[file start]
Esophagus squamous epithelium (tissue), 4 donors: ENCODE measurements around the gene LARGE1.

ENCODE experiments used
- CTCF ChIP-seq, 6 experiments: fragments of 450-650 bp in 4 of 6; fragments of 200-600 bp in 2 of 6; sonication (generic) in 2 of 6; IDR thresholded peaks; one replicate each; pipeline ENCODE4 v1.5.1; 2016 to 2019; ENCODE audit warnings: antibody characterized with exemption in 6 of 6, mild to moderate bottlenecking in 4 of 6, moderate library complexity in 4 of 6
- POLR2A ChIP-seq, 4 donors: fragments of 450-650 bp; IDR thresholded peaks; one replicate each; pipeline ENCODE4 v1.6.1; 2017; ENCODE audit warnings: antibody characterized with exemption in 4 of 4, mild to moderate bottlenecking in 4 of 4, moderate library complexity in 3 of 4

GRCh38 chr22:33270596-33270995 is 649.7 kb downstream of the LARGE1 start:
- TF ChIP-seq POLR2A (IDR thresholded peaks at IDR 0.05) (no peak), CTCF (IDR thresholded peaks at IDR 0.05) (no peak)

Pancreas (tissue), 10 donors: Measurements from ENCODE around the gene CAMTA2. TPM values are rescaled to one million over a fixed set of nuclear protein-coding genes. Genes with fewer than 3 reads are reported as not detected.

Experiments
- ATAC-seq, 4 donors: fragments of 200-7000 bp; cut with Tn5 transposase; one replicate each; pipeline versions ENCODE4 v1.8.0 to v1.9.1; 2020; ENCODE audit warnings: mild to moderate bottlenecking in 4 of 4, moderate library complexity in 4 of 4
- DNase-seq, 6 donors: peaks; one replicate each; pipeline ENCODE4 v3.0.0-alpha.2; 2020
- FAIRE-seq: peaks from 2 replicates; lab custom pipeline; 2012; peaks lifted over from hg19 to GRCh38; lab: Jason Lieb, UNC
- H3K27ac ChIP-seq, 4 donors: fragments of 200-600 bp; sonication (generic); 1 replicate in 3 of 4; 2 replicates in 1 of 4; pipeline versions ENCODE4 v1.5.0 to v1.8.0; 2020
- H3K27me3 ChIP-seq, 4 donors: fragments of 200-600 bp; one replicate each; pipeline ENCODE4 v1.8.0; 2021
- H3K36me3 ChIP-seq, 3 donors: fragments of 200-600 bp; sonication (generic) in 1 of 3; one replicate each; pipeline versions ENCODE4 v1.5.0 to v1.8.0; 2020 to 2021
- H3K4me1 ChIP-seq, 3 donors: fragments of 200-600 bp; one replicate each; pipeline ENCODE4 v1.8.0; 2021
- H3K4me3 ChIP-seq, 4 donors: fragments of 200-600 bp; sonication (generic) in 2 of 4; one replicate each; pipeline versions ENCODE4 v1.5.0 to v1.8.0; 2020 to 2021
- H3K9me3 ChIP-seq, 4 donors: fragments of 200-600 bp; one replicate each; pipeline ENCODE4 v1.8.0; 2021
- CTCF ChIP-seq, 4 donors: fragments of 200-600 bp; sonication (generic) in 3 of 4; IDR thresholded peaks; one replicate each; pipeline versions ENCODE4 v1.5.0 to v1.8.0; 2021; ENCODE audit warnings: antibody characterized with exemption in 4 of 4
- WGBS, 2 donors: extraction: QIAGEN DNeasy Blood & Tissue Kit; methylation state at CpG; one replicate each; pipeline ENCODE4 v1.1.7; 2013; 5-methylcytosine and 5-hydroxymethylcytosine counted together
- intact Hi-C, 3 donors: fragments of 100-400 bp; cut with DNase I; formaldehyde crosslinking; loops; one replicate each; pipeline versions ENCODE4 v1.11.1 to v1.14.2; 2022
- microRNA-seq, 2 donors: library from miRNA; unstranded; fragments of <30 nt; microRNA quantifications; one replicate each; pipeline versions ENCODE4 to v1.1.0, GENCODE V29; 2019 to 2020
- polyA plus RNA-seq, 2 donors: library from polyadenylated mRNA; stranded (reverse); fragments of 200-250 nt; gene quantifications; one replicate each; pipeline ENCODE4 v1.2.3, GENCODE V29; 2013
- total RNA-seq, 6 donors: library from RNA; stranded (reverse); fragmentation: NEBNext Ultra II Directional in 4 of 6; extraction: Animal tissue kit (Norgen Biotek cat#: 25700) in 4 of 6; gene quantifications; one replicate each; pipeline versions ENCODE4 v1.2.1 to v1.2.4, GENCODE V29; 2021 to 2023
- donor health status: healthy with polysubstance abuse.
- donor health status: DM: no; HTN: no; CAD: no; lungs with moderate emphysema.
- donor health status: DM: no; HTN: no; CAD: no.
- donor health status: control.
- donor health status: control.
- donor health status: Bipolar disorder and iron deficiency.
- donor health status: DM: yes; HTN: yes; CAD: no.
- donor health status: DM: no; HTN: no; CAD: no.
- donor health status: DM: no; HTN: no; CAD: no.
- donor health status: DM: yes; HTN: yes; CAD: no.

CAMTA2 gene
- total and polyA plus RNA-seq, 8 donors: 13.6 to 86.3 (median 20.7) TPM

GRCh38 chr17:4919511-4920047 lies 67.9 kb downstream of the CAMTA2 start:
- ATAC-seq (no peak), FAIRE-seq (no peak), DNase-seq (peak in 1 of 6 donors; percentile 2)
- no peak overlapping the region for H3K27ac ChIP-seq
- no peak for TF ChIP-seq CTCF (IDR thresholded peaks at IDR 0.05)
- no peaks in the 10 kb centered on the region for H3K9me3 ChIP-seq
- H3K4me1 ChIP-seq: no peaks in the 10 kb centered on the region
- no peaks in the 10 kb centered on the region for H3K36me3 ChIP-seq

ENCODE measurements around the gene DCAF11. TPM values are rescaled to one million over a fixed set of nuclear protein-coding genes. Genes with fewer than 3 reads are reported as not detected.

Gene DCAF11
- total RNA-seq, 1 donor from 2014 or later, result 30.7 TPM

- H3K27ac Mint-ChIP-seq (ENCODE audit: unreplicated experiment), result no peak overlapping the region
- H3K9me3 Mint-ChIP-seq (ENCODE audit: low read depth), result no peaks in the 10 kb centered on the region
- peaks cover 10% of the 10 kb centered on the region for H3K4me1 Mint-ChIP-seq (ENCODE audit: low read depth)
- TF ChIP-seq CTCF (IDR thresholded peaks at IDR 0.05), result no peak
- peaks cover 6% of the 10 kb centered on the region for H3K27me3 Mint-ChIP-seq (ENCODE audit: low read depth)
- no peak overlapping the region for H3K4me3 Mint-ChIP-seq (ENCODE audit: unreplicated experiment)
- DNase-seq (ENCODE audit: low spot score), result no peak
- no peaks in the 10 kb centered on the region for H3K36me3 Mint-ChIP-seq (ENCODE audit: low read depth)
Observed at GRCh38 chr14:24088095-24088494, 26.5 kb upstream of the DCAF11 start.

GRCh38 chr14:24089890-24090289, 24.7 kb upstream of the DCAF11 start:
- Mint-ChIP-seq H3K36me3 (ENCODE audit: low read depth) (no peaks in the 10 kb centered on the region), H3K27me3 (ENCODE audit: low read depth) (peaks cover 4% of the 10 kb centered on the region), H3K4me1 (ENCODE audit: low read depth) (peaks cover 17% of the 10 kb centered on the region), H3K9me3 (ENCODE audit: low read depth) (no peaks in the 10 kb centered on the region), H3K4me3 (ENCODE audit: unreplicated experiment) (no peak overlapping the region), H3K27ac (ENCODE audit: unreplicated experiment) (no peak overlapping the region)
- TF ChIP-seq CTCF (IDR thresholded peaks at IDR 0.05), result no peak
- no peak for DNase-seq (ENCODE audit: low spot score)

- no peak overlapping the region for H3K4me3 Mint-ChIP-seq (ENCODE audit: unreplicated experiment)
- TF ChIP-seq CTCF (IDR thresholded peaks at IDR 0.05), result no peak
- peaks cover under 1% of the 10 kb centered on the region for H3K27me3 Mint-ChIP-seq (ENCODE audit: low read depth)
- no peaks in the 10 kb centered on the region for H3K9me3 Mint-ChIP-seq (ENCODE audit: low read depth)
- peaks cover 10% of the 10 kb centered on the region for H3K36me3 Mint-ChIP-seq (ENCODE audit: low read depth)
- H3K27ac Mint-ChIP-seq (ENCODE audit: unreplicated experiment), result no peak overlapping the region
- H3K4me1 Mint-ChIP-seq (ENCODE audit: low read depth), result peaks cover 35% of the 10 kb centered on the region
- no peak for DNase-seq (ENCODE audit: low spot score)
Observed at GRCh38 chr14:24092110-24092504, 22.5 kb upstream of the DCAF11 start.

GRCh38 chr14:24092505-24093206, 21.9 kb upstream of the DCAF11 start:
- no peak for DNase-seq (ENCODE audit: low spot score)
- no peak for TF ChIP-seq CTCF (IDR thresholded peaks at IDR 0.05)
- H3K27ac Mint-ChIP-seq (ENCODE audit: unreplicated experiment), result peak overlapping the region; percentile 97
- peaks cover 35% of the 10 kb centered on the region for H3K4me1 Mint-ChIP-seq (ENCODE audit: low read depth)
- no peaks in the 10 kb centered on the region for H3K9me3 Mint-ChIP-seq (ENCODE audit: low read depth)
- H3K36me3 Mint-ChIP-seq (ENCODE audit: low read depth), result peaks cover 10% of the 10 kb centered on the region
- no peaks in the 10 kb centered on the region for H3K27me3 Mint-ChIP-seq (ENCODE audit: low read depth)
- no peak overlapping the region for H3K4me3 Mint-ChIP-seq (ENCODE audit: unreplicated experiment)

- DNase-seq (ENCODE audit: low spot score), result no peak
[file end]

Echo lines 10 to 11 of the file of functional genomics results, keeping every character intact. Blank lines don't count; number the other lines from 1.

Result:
- DNase-seq, 6 donors: peaks; one replicate each; pipeline ENCODE4 v3.0.0-alpha.2; 2020
- FAIRE-seq: peaks from 2 replicates; lab custom pipeline; 2012; peaks lifted over from hg19 to GRCh38; lab: Jason Lieb, UNC